The brand always ragged on high-fashion designs, which caught the eye of many of us. Stüssy flipped Chanel’s famous CC logo to include a double S instead, as well as a ‘Stucci’ tee drawing clear inspiration from Gucci. 

The brand has moved on from its surf and skateboard foundation to collaboration with fashion giants like Comme Des Garçons and a world tour release that saw Stüssy partner with Rick Owens, Virgil Abloh, Takahiro Miyashita, Marc Jacobs, and Martine Rose for a limited release of t-shirts. Although Shawn Stussy is no longer a part of the company, the Cali-cool brand lives on, with current releases some of its most popular. 

Skate brands transitioning into fashion isn’t a new thing. However, it has rarely happened the other way round until now. Lux brands have finally released that skate culture is a smart way to break into a new audience. Certain labels have been pushing the skate look in-house for a while now, and with enormous success. 

skate culture louis vuitton
Louis Vuitton ©

Louis Vuitton probably has the most clear-cut involvement with skateboarding of all the high-end fashion labels. The brand had previously sued Supreme for ripping off the LV monogram print, but fast-forward to 2017, as mentioned above, and the duo was working on a project together. This collaboration isn’t Louis Vuitton’s only involvement in skateboarding, though. Virgil Abloh’s love for skateboarding is ever-present, with the Louis Vuitton website currently stocking a £2130/$3400 skateboard covered in the legendary monogram print. Sure, the everyday skater could never afford this board, but it shows a willingness to embrace the skate industry. 

Abloh also signed Palace skateboarder Lucien Clarke to Louis Vuitton as the first-ever LV sponsored skater. A move unprecedented from a lux fashion label, Abloh is, at least, taking the correct steps to bring skateboarding to the mainstream of high-end fashion. Expect a drop of Clarke’s signature skate sneaker with Louis Vuitton in the not too distant future.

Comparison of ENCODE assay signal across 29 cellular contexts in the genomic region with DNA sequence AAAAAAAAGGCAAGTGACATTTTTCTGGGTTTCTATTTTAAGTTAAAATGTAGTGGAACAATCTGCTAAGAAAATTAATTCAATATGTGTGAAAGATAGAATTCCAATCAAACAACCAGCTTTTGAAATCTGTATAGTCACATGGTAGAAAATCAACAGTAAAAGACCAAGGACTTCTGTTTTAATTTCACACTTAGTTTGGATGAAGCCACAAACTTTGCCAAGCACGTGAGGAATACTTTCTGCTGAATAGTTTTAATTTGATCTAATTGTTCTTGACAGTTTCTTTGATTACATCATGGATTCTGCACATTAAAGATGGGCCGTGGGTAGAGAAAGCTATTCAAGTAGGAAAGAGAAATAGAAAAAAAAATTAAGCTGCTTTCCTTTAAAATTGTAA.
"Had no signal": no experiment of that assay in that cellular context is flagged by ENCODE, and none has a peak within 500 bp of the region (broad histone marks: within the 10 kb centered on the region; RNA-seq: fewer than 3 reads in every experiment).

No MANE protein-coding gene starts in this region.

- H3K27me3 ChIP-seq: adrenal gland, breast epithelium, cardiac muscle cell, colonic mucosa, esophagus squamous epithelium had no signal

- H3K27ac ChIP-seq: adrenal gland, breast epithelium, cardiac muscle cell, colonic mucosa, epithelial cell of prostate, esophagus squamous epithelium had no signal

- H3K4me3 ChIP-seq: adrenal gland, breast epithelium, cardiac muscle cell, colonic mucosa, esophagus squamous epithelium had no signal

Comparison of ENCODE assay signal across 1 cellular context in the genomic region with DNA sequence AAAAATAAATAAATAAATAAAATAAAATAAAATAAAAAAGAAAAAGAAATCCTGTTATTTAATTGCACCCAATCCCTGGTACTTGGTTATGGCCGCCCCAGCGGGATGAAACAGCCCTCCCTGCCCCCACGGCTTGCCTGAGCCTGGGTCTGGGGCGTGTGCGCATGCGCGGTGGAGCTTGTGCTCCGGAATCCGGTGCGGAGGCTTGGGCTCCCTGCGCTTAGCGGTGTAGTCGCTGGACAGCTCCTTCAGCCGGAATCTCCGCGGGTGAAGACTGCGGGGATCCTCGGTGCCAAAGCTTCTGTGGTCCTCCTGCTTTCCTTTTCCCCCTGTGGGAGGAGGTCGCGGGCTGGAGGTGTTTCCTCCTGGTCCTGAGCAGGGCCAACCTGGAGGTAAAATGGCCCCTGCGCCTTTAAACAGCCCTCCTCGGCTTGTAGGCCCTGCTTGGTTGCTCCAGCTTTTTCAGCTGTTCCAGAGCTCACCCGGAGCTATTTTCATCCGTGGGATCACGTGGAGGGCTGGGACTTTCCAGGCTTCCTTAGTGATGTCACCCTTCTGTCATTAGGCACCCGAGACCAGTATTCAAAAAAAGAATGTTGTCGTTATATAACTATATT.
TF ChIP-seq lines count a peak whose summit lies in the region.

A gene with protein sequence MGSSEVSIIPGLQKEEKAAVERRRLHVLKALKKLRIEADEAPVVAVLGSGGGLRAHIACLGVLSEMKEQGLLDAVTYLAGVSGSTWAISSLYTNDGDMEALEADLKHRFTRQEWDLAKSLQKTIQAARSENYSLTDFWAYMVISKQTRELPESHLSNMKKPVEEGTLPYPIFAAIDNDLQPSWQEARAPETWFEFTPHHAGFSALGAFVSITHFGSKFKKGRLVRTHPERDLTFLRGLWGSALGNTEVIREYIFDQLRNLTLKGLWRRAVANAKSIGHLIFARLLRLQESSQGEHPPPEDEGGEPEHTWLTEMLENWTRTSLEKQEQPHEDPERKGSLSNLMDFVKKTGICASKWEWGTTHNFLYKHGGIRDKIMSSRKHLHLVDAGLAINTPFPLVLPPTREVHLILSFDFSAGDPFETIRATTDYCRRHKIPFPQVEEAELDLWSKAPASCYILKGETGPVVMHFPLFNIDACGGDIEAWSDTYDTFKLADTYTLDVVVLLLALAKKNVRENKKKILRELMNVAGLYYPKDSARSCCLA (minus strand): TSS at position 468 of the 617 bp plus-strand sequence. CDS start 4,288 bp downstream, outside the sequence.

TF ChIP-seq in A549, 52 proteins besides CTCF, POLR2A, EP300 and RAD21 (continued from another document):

As mentioned above, Gucci had links to skateboarding before, but primarily due to the ‘Stucci’ t-shirt Stüssy produced way back in the day. But in recent years, Gucci has embraced the skate culture with many projects.

Creative Director Alessandro Michele has long been fascinated with skateboarding. This is evident in the Gucci Grip watch campaign released in 2019. Alessandro would collaborate with skaters worldwide, including members of the Californian queer skate group Unity, for a genuinely inclusive skate-orientated campaign. Michele has stated his love of skateboarding comes from the natural inclusivity in the sport, something evident in this campaign. 

Michele’s obsession with skate culture isn’t going anywhere. Expect Gucci to continue the push of skate culture for years to come. 

So, there you have it—a breakdown of the history with skate culture and fashion. It is complicated to know the exact reason the skateboarding and the characters within the industry are constantly looked at as fashionable figures to follow. Rather than trying to think of an exact phrase as to why I think skaters are such vital figures within fashion, I’ll leave it to Noah’s creative director Brendon Babenzien who said it best: 

”Skaters are amazing, smart and creative, and people want a piece of what they have. It’s that simple.”